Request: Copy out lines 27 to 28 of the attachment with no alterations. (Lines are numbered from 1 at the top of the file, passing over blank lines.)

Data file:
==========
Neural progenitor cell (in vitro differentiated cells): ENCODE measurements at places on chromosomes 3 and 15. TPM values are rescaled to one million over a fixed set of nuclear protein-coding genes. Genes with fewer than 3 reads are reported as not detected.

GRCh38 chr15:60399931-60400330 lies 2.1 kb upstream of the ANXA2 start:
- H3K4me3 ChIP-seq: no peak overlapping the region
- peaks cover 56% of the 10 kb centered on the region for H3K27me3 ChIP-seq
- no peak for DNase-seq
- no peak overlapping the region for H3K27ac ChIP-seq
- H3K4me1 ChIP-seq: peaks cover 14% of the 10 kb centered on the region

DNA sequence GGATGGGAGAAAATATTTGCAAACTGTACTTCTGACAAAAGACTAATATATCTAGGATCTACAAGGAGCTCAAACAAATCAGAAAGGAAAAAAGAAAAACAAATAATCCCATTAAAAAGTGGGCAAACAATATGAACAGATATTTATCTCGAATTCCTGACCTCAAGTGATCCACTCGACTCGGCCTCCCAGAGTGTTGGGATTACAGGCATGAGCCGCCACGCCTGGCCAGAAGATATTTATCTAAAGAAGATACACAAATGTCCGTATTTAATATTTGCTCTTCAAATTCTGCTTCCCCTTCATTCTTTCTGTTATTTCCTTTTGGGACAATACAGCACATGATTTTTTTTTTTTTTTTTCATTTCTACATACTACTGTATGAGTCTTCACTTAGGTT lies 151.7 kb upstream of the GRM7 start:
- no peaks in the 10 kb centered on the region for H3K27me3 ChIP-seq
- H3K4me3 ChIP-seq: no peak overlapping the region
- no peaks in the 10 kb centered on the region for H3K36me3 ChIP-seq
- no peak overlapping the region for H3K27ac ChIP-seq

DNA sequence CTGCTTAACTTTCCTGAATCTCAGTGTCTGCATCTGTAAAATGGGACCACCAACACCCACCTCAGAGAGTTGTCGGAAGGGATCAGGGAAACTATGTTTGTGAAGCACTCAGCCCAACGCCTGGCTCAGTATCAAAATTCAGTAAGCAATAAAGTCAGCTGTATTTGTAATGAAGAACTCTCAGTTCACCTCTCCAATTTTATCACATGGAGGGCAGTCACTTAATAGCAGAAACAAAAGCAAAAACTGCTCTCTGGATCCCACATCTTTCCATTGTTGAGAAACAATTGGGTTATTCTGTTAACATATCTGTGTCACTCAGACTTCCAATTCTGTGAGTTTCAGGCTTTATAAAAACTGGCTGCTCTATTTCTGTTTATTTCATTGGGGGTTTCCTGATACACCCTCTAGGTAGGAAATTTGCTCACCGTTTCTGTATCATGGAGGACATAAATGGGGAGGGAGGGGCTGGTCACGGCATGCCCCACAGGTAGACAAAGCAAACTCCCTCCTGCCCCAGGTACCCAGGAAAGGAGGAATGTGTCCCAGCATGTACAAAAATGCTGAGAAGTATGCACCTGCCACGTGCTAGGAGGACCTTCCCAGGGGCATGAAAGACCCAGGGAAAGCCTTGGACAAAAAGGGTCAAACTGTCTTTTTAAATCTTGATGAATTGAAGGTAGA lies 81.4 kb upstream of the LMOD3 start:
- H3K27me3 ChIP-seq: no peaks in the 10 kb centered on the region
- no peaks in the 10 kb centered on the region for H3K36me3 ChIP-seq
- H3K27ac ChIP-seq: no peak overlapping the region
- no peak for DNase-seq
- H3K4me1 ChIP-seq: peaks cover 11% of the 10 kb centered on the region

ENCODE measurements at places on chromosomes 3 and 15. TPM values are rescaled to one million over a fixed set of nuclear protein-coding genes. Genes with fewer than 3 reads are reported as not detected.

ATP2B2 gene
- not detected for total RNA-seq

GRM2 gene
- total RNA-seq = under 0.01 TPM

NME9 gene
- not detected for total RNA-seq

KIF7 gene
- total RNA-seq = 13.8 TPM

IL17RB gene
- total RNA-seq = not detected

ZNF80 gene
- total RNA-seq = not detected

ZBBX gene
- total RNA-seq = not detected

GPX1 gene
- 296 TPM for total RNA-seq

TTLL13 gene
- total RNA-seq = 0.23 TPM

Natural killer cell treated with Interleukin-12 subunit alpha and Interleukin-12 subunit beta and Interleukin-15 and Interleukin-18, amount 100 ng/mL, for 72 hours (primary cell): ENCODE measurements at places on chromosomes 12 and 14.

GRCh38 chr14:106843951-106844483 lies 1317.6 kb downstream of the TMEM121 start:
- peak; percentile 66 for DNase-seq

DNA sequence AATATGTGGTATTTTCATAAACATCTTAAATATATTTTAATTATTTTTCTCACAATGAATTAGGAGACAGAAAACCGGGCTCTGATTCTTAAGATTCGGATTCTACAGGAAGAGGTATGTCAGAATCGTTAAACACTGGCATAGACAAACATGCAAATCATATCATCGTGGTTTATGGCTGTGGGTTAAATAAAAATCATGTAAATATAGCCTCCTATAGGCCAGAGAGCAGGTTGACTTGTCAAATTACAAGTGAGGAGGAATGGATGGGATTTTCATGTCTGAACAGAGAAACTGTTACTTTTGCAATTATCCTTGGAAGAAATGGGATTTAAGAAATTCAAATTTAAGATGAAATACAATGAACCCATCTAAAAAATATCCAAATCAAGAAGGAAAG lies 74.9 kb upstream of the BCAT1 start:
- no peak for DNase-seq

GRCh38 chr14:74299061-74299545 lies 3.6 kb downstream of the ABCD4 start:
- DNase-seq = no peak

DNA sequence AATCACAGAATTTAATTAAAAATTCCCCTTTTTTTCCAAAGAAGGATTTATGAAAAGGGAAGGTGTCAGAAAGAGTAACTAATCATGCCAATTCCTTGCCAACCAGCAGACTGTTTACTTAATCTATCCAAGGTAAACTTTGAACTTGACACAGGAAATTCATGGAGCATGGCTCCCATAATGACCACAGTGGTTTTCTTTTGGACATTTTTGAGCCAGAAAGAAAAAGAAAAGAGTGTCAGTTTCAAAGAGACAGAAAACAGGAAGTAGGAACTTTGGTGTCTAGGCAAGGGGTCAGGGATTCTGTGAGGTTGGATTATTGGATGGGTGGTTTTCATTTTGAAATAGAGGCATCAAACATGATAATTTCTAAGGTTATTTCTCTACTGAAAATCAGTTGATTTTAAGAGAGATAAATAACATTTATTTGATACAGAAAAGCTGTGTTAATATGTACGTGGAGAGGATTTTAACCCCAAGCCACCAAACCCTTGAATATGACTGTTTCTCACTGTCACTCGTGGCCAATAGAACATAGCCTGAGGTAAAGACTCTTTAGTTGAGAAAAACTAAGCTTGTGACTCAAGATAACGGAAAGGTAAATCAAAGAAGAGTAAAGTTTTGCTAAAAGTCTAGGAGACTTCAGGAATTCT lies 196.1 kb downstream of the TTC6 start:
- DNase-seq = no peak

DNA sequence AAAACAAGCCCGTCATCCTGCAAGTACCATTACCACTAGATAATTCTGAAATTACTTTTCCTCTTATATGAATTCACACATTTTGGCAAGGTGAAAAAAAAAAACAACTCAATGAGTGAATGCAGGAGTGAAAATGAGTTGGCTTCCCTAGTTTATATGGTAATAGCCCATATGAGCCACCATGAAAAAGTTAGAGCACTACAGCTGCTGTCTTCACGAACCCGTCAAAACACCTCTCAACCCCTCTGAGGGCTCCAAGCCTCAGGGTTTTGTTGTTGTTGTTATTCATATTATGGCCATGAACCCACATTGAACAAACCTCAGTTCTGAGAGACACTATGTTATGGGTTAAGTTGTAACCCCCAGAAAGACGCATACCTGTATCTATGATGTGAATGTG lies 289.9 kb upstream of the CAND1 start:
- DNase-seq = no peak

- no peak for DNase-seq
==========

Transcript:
- total RNA-seq = 13.8 TPM

IL17RB gene